EXHIBIT 3.16

PROJECT SPONSOR RESPONSIBILITIES BY PROJECT STAGE

Selecting & Initiating Stage

• Align project • Prioritize project • Define performance/success • Mentor project manager • Start project team

Executing Stage

• Build stakeholder relations • Provide resources • Ensure risk and quality • Ensure communications • Ensure progress

Planning Stage

• Start stakeholder relations • Ensure planning • Ensure project management

Closing and Realizing Stage

• Ensure goals and satisfaction • Ensure closure • Ensure knowledge management • Ensure benefits are realized

Source: Adapted from Kloppenborg, Timothy J., Chris Manolis and Debbie Tesch, “Investigation of the Sponsor’s Role in Project Planning,” Journal of Managerial Issues, in press; and Kloppenborg, Timothy J., Chris Manolis and Debbie Tesch, “Successful Project Sponsor Behavior During Project Initiation: An Empirical Investigation,” Journal of Managerial Issues (Spring 2009).

66 Part 1 Organizing Projects

As a member of the steering team, the sponsor should understand the corporate strat- egy and be prepared to help with project selection and prioritization. Sponsors should pick the project manager and core team (sometimes with help from the project manager and/or others). Sponsors should mentor the project manager to ensure that person un- derstands his role and has the skills, information, and desire to successfully manage the project.

In the next chapter, we discuss chartering. Sponsors ideally take an active role in chartering the project by creating a first draft of the business case and scope overview statements for the project. If a sponsor does not take time for this, the project manager needs to ask questions to elicit this business case and scope overview information. Then the sponsor should insist that a milestone schedule, preliminary budget, risk identifica- tion, assessment criteria, communication plan, and lessons learned be developed by the project manager and team. The sponsor then either personally approves the charter or takes the charter to the steering team for approval.

As the project progresses, the sponsor helps behind the scenes by obtaining resources, removing roadblocks, making high-level decisions, and interfacing between the project core team and the executive team. Sponsors often share their vision for the project with various stakeholders. When providing staff, sponsors ensure they are adequate in num- ber and skill. This may include training. It may also include negotiating for staff. Spon- sors often let their project managers arrange this training and negotiate for resources. However, the sponsor needs to make sure that both are satisfactorily completed.

Once again, sponsors with experienced project managers may merely need to ensure their project managers have the means in place to monitor and control their projects. Large projects with many stakeholders should have formal kick-off meetings. The spon- sor’s presence demonstrates corporate commitment. Sponsors represent the customer to the project team. The sponsor must ensure that several important customer-related tasks are performed as follows:

• All customers (stakeholders) have been identified. • Their desires have been uncovered and prioritized. • The project delivers what the customers need. • The customers accept the project deliverables.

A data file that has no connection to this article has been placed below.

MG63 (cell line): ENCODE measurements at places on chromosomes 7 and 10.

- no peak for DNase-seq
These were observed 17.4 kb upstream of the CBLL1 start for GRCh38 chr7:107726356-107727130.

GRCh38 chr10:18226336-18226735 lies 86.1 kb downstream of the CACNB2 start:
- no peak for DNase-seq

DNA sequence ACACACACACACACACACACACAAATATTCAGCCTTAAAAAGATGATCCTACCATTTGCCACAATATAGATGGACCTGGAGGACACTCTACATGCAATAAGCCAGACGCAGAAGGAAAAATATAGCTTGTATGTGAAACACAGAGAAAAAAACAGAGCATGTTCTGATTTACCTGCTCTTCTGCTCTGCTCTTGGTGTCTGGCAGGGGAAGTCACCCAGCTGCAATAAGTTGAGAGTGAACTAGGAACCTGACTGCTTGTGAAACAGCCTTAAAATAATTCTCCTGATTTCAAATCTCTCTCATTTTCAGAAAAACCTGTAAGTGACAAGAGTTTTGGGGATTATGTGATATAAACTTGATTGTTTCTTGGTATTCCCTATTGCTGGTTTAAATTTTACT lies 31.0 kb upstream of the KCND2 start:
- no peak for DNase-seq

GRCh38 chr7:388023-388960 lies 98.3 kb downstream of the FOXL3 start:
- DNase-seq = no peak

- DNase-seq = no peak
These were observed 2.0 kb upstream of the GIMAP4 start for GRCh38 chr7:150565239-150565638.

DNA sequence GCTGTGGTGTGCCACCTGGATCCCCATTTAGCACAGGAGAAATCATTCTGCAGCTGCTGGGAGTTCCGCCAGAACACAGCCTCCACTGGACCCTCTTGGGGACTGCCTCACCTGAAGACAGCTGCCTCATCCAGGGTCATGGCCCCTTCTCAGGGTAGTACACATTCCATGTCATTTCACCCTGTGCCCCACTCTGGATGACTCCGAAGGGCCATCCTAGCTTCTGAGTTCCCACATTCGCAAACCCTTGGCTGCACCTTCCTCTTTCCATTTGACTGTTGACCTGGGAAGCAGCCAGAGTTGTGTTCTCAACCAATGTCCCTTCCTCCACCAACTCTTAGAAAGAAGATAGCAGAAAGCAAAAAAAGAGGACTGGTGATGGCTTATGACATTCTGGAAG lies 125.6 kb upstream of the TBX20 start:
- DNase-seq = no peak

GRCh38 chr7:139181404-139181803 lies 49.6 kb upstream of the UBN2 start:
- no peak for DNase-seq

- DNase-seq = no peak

Again, the project manager should do much of this, but the sponsor is also responsible for its completion. While sponsors represent their projects, they also repre- sent the larger organization. As such, they often should be one of the first persons to determine the need to stop a project that is no longer needed or is not performing adequately.

Chief Projects Officer/Project Management Office Organizations need to have one person who “owns” their project management system and is responsible for all the people who work on projects. While different companies use different titles for this position (such as project director or manager of project man- agers), we will use the title chief projects officer (CPO). Just as companies’ size and com- plexity vary greatly, so does the role of CPO. Large companies frequently have a project management office (PMO). The PMO performs the CPO role. At small companies, the CPO role may be performed informally by the CEO, who also juggles many other time demands. Companies in the medium-size range may find it useful to appoint an execu- tive who already has other responsibilities as the CPO. Ensuring projects are planned and managed well is so central to the success of most companies that a highly capable individual is normally assigned this responsibility.

Chapter 3 Organizational Capability: Structure, Culture, and Roles 67

So, what are the responsibilities of the chief projects officer? They include ensuring that the company’s steering team:

• Identifies potential projects during strategic planning • Selects a manageable set of projects to be implemented • Prioritizes effectively within that set • Ensures enough resources (people, money, and other resources) are available to

perform the projects • Selects appropriate project sponsors and teams • Charters the project teams • Monitors and controls the implementation of the projects • Rewards the participants • Enjoys the results of successful projects!

If that is not enough, the CPO also ensures that each individual serving on a project: